Many automotive brands have really embraced content marketing. Cars are a practical as well as an emotional purchase and it normally takes research, test-drives and above all, time, for someone to make a decision on what vehicle to buy. So it’s easy to see why content marketing is being used to promote the latest models. Here are three very different examples of what can be done.
Land Rover – #Hibernot
Originally launched in late 2014, Land Rover’s #Hibernot campaign is focused on changing the perception of winter; town or countryside, city or coast, offering inspiration to just get out there. In the first iteration of the campaign, Land Rover released a range of short-form videos where individuals defeat the cold embrace of winter. They featured scenes from wet, blustery coastal walks through to cruising flooded country roads. Each video story was seeded across social media and hosted on a bespoke Hibernot website, utilising HTML5 technology. Each also told a story with a Land Rover product – mostly through imagery – scattered throughout. Users were then encouraged to share their own #Hibernot stories across Twitter and Instagram.
For Winter 15/16; Land Rover took the campaign to the next level. Wanting to slot into the behaviours of their emerging target market – The Millennials – they used Instagram as the main platform. Employing the help of countless influencers (each with 20,000+ followers), the focus was on actual action, capturing the essence of #Hibernot through the eyes of the consumer.In tandem with this, Land Rover also encouraged members of the public to ‘see winter differently’ with digital billboards using real-time footage of rural/urban winter landscapes and applied filters as people pass by turning the screens into ‘window frames’. Each frame displayed on-site footage in locations such as SE1 Tower in Waterloo and the Northern Lights in Leeds; the filter on each image changed throughout the day, making a “realistic version of the scene”.
By making the otherwise bleak winter landscapes appear attractive – both through the brand and the consumer’s eyes – the campaign looked to underline the brand’s specialism in automobile engineering for adverse and wintry weather conditions. Moreover, by building the bridge between the offline/online (and in an innovative way), Land Rover is a constant presence in its target market’s lives.
Mini – Go With Your Gut
To celebrate the launch of the Clubman model, Mini released a series of online films about people who go with their gut feelings under the heading of The Cultural. The first film in The Cultural series is called “This Way Is My Way” and tells the story of a New York tattoo artist, Scott Campbell, who talks about the philosophy behind his art. The video – as with all in the series – is over 3 minutes long, drifting into the short-film territory. In each, no Minis are featured in the spot although at the end, a message flashes on screen telling viewers that the film was presented by the new Mini Clubman, followed by the strapline “go with your gut”.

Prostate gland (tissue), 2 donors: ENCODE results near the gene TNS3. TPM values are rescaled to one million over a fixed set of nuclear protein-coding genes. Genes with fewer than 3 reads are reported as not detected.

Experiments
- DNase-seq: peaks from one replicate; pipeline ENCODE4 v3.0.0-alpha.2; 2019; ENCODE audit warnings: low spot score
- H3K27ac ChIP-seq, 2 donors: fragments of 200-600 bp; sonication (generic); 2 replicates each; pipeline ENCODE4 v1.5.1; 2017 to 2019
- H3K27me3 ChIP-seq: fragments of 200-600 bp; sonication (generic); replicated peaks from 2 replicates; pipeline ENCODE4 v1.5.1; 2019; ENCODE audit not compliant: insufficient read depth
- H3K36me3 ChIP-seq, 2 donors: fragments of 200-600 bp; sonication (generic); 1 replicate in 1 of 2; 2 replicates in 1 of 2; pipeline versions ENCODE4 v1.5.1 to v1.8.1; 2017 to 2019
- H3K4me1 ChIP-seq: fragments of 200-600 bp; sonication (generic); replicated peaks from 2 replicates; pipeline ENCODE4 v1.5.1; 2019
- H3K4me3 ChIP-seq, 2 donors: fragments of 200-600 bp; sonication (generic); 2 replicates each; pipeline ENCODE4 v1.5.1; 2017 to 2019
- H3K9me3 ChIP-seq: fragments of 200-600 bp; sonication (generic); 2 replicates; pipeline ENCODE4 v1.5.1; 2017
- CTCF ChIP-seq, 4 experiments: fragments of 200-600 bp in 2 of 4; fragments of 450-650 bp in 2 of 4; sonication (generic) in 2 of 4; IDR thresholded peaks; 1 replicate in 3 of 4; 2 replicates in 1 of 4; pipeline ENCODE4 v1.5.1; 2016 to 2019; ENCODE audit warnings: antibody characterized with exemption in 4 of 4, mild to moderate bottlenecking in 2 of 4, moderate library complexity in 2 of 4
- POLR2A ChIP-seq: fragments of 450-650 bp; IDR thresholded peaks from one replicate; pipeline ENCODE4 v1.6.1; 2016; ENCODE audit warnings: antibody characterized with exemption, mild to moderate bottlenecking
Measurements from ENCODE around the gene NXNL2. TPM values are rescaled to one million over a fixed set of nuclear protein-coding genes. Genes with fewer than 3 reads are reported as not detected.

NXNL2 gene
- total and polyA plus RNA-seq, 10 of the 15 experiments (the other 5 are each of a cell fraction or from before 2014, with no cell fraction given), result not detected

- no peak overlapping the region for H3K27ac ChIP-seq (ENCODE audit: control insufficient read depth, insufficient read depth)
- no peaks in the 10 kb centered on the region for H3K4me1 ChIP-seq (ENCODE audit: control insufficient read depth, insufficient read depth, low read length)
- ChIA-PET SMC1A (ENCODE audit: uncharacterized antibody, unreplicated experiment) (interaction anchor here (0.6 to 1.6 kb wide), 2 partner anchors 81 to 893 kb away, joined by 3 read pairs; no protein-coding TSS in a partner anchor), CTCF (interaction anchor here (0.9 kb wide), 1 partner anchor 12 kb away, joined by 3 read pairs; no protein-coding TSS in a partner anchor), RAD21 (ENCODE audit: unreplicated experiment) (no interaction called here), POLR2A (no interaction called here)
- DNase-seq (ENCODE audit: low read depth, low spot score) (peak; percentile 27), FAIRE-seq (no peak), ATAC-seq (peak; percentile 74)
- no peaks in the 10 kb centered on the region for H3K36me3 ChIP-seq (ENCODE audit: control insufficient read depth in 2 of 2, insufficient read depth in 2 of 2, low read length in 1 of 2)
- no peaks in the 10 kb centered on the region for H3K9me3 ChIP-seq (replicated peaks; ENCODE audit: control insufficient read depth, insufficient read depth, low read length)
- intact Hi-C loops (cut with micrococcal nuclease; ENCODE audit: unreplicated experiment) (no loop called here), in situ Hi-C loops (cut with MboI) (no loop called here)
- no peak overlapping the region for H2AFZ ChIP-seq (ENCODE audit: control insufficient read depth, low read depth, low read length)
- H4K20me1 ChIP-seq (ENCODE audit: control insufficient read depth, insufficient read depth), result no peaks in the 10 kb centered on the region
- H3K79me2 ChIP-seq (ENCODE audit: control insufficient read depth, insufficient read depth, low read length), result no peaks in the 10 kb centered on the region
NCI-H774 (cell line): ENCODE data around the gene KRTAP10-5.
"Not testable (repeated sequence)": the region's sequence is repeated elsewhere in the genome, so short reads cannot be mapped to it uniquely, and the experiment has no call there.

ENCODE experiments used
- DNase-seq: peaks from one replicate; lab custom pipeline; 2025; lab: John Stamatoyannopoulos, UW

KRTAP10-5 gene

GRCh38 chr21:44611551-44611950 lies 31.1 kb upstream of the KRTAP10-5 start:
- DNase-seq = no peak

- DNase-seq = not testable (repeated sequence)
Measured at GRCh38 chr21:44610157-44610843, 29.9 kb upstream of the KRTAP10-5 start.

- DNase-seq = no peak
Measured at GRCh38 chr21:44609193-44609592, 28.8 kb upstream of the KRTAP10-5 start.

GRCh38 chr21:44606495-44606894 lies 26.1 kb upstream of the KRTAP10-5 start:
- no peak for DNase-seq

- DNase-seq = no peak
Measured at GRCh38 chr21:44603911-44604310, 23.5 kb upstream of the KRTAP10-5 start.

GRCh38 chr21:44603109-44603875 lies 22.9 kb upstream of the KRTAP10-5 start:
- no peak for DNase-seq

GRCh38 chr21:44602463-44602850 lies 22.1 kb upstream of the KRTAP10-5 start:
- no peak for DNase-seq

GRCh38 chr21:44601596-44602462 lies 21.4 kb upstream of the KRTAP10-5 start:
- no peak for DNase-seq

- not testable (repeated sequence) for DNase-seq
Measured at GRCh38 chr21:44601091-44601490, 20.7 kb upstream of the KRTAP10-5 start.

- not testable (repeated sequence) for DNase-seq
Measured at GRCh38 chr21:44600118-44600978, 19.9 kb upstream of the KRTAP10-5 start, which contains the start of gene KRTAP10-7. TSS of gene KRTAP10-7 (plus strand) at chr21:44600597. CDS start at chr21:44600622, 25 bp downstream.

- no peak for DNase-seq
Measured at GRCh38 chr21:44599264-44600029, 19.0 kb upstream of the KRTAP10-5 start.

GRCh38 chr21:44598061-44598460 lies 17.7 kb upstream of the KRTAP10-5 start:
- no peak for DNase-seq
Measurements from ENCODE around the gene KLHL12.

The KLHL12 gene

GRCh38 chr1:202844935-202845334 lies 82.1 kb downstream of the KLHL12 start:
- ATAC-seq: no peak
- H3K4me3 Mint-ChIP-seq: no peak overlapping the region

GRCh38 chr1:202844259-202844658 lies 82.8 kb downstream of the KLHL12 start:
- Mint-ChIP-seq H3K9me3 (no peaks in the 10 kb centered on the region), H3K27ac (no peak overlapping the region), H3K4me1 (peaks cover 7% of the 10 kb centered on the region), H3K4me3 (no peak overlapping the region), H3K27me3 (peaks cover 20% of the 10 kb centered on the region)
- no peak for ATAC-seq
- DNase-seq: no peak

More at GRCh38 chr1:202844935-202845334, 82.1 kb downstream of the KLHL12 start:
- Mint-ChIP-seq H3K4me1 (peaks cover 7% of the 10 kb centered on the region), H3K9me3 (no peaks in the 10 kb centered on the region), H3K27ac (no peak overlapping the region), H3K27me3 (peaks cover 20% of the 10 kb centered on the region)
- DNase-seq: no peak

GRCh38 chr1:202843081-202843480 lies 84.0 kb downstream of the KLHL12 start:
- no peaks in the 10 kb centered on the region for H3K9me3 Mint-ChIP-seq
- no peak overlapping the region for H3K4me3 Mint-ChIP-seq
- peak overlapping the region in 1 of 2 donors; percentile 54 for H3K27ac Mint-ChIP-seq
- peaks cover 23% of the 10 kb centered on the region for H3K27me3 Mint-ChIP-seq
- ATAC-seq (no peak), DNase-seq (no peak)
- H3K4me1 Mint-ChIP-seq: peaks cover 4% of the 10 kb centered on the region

For added reach and exposure, Mini seeded the video out to various press outlets. Working with publications such as Vice, Nowness and Cereal, Mini sought to reach the alternative audience – for the most part, Millennials – directly. And it worked; the videos received an average of 200,000 views on YouTube, with a similar views on Facebook. By pushing and crucially, creating content that worked well with the Millennials’ existing behaviours/habits, Mini seamlessly (and powerfully) entered into the screens of these users. They are the next buying generation and Mini know it.
Discovery or Search
While users primarily find video content on Facebook through their newsfeed, the user journey is very different for Youtube. So your content distribution strategy should reflect the differences in the platform. Videos that work well for search (How-to, instructional films, educational content, etc) will perform well on Youtube, while short evocative brand pieces will be better suited to grab a user’s attention as they scroll.
VW – Overall Content Marketing Strategy
Of all the automotive brands investing in content marketing, VW is surely king. It has moulded its strategy to reaching multiple demographics, across a number of channels and has pushed out a plethora of different content types. As an example, in the UK, VW worked with Buzzfeed on an interactive quiz looking at which type of dog breed best fits them, linking the result to a specific car model. On a similar vein in the USA, VW put together a Tinder-like parody, offering compatibility matching between the driver and a huge range of VW models.
Additionally, VW has placed itself in the content marketing driver’s seat – quite literally – with sponsorships, such as their relationship with the FIA World Rally Championship. The brand supported the race with Rally the World channels on Facebook, Twitter, and Instagram, as well as a website full of stories, videos, and photos [all branded] from the event. To take this a step further and to appeal to an even wider demographic, VW are moving into spaces where younger audiences are talking. For example, the VW-sponsored 360-degree Glam Cam at the pre-Emmys red carpet show. Moreover, online users also had access to Red Carpet Driven, a Volkswagen/E! partnership that brought behind-the-scenes stories and video from E! field producers and fashion stylists.